'Hulk,' 'Daredevil' Add Muscle to Marvel's 2003 View

Although its profits on "The Hulk" film will be capped, Marvel Enterprises Inc. expects the Green Goliath will be a powerhouse when it comes to 2003 earnings.
NEW YORK -- Although its profits on "The Hulk" film will be capped, Marvel Enterprises Inc. (NYSE:MVL - News) expects the Green Goliath will be a powerhouse when it comes to 2003 earnings.

Marvel President and Chief Executive Allen Lipson said during a conference call to discuss fourth-quarter earnings that the company renegotiated its "not very good deal," with Vivendi Universal's (V) Universal Pictures unit on "The Hulk" to a first-dollar gross deal so it can collect a percentage of the box- office sales.

However, Mr. Lipson said, that meant a cap on the box-office for Marvel from " The Hulk," but there's no such limits on merchandising revenue from "The Hulk" or any potential sequels. He added that the company was also able to renegotiate a more favorable deal with Fox Entertainment Group Inc. (NYSE:FOX - News) on the "X-Men" sequel, "X2," scheduled for release May 2, however it isn't for first-dollar gross on the box office.

With an upbeat view for the film slate for its comic-book characters, the New York entertainment company raised its 2003 earnings projection to a range of 64 cents to 69 cents a share, above a Thomson First Call (News - Websites) analyst consensus of 59 cents and the range of 57 cents to 62 cents Marvel predicted Jan. 7.

In the first quarter, Marvel said it expected earnings this year to be between 36 cents and 41 cents a share, compared with a First Call projection of 17 cents. On Feb. 14, the movie "Daredevil," also a Twentieth Century Fox release, hit theaters and racked up more than $84 million in box office revenue in its first 17 days. Marvel Studios Chief Executive Ari Arad said the film's domestic box-office should rise to more than $100 million.

Revenue in 2003 is expected to decline to between $215 million and $220 million from the $299.1 million of 2002 because of lower toy sales from the movie "Spider-Man." Sony Corp. (SNE) has a Spider-Man sequel set for 2004.

In the fourth-quarter, Marvel realized $4.3 million in royalty income from digital video disc and videotape sales of "Spider-Man" and about $6.7 million in earnings before interest, taxes, depreciation and amortization -- or Ebitda, a cash flow measurement -- from Marvel's equity interest in net income from Spider-Man licensing joint venture with Sony.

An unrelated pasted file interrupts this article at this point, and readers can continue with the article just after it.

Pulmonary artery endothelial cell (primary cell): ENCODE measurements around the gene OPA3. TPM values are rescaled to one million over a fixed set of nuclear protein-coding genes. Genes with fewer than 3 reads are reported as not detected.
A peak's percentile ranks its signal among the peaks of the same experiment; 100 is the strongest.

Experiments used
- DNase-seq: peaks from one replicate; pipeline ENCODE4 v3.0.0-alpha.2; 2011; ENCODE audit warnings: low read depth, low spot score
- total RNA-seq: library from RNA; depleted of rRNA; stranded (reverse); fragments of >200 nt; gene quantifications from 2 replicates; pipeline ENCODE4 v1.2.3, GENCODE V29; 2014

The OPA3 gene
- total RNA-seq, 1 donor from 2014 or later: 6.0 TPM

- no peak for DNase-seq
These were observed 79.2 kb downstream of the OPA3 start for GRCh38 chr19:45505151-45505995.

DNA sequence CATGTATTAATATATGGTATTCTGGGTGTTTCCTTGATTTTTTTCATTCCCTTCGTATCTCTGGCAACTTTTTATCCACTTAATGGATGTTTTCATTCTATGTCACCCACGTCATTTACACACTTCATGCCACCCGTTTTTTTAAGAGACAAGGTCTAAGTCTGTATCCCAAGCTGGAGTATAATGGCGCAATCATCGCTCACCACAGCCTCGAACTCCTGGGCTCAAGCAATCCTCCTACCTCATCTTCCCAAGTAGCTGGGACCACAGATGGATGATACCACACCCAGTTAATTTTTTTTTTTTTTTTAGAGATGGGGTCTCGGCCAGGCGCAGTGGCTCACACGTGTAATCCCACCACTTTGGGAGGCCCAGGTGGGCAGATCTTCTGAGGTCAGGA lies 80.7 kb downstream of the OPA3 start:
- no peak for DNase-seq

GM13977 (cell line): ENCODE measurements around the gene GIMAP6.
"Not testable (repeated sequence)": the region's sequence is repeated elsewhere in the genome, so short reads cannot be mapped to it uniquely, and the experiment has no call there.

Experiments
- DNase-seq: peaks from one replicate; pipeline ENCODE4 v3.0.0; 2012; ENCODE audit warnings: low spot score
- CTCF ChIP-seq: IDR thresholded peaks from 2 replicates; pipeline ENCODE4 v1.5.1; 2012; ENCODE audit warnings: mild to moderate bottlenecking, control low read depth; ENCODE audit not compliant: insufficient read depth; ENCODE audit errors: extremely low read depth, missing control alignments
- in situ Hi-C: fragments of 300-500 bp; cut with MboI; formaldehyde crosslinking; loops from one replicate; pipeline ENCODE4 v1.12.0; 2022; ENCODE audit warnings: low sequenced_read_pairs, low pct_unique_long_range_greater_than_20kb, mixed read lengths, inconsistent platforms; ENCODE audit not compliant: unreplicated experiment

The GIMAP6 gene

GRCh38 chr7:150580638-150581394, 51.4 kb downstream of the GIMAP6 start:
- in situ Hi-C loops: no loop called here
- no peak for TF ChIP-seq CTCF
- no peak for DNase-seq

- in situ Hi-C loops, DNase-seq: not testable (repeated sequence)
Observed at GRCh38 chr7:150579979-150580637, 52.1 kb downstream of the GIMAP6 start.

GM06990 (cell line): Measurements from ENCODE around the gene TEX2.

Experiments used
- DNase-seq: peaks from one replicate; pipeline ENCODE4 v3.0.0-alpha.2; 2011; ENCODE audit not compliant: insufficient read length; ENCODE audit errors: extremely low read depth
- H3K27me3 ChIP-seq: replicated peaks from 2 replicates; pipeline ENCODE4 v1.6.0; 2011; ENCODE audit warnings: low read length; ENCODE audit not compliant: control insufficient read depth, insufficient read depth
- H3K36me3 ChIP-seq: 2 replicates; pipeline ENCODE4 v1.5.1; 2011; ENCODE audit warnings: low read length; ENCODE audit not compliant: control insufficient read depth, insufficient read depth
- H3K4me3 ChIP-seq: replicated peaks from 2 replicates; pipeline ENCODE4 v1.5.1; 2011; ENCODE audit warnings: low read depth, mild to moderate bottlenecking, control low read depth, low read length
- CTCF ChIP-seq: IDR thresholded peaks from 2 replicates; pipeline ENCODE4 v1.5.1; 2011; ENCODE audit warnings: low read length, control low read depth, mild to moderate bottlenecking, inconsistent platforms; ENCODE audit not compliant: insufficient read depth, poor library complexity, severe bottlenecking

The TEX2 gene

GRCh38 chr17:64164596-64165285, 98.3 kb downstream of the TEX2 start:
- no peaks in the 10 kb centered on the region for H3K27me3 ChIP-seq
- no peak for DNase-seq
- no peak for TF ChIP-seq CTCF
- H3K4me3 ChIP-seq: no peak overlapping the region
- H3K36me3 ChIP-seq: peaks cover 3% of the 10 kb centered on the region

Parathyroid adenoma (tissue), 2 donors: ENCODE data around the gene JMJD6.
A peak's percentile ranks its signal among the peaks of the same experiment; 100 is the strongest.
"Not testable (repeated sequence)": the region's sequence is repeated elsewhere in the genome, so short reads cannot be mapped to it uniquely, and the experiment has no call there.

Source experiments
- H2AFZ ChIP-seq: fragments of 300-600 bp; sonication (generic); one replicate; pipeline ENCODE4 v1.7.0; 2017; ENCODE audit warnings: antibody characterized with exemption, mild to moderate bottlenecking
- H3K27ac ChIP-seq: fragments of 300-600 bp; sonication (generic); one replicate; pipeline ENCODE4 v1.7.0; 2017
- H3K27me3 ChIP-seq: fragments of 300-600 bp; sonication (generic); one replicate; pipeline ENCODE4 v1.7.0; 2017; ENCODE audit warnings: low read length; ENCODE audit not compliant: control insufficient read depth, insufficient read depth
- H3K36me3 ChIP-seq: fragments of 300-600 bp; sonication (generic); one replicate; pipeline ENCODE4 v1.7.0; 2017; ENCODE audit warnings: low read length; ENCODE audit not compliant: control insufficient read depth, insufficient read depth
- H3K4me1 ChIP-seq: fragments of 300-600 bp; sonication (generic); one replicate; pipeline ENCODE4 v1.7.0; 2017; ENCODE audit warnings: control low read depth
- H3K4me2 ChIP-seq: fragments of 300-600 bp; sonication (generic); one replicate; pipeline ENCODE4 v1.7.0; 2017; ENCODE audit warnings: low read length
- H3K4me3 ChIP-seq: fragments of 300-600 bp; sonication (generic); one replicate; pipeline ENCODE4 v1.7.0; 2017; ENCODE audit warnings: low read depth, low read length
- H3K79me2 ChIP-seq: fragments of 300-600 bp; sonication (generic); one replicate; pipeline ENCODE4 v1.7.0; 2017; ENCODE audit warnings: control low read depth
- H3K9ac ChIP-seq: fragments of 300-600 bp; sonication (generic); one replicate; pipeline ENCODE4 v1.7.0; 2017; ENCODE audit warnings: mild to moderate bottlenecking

The company should see more revenue from sales of "Spider-Man" DVDs and videos through the first half of 2003, Marvel Chief Financial Officer Ken West said.

Marvel was "encouraged," by sales of toys related to the Hulk movie and Universal will put a huge marketing push behind the movie. Marvel's toys and actions figures, except those related to Spider-Man, are manufactured and sold through a licensing agreement with Toy Biz Worldwide, a former Marvel unit.

"The contribution from the master toy license for Hulk toys and products will be substantial," Mr. Lipson said, adding that with $20 million in advanced payments on the Hulk license worked through, the company should receive new cash payments on all royalties earned.

Licensing deals on movies and toys led to Marvel's fourth-quarter revenue rising 74% to $86.5 million, with Ebitda rising 136% to $24.8 million. Including a one-time, noncash charge mostly related to a convertible preferred stock exchange offer in November and early retirement of a bank loan, the company posted fourth-quarter earnings, before a preferred dividend, of $7.2 million. After the preferred dividend, the company posted a loss of $48.7 million, or $ 1.03 a share. Excluding charges, Marvel earned 19 cents a share, above analyst expectations of 13 cents.

Licensing sales in the quarter rose to $28.2 million from $17.4 million a year ago, toy revenue swelled to $41.6 million from $16.9 million, and publishing revenue improved to $16.7 million from $15.3 million. Publishing reflects sales of comic books and graphic novels.

At the end of the year, Marvel had $53.7 million in cash and $151 million in 12% senior notes, for net debt of $97.3 million, compared with net debt of $ 166.4 million at Dec. 31, 2001. Mr. Lipson said the company expects to retire the senior notes by June 2004 if interest rates remain low. He added that the company would consider the acquisition of additional intellectual properties with its increased cash flow.
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